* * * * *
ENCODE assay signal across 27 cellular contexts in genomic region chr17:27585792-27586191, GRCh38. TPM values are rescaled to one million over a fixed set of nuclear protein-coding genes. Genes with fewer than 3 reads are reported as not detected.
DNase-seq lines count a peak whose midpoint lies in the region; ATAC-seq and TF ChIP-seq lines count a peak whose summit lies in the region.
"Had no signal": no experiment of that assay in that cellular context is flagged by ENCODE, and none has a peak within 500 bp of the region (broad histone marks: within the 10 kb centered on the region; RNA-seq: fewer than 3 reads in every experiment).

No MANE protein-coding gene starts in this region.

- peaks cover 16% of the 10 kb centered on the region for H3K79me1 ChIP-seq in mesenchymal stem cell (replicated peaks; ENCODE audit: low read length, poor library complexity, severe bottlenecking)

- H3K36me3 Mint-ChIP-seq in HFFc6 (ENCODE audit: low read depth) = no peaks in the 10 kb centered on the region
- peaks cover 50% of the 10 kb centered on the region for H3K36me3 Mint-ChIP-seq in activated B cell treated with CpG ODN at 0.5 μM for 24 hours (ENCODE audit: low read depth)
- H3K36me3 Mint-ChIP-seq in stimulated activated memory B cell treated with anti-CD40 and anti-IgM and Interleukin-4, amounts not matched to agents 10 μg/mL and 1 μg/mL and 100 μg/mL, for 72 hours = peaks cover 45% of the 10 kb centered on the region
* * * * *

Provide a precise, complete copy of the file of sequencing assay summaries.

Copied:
ENCODE assay signal across 27 cellular contexts in genomic region chr17:27585792-27586191, GRCh38. TPM values are rescaled to one million over a fixed set of nuclear protein-coding genes. Genes with fewer than 3 reads are reported as not detected.
DNase-seq lines count a peak whose midpoint lies in the region; ATAC-seq and TF ChIP-seq lines count a peak whose summit lies in the region.
"Had no signal": no experiment of that assay in that cellular context is flagged by ENCODE, and none has a peak within 500 bp of the region (broad histone marks: within the 10 kb centered on the region; RNA-seq: fewer than 3 reads in every experiment).

No MANE protein-coding gene starts in this region.

- peaks cover 16% of the 10 kb centered on the region for H3K79me1 ChIP-seq in mesenchymal stem cell (replicated peaks; ENCODE audit: low read length, poor library complexity, severe bottlenecking)

- H3K36me3 Mint-ChIP-seq in HFFc6 (ENCODE audit: low read depth) = no peaks in the 10 kb centered on the region
- peaks cover 50% of the 10 kb centered on the region for H3K36me3 Mint-ChIP-seq in activated B cell treated with CpG ODN at 0.5 μM for 24 hours (ENCODE audit: low read depth)
- H3K36me3 Mint-ChIP-seq in stimulated activated memory B cell treated with anti-CD40 and anti-IgM and Interleukin-4, amounts not matched to agents 10 μg/mL and 1 μg/mL and 100 μg/mL, for 72 hours = peaks cover 45% of the 10 kb centered on the region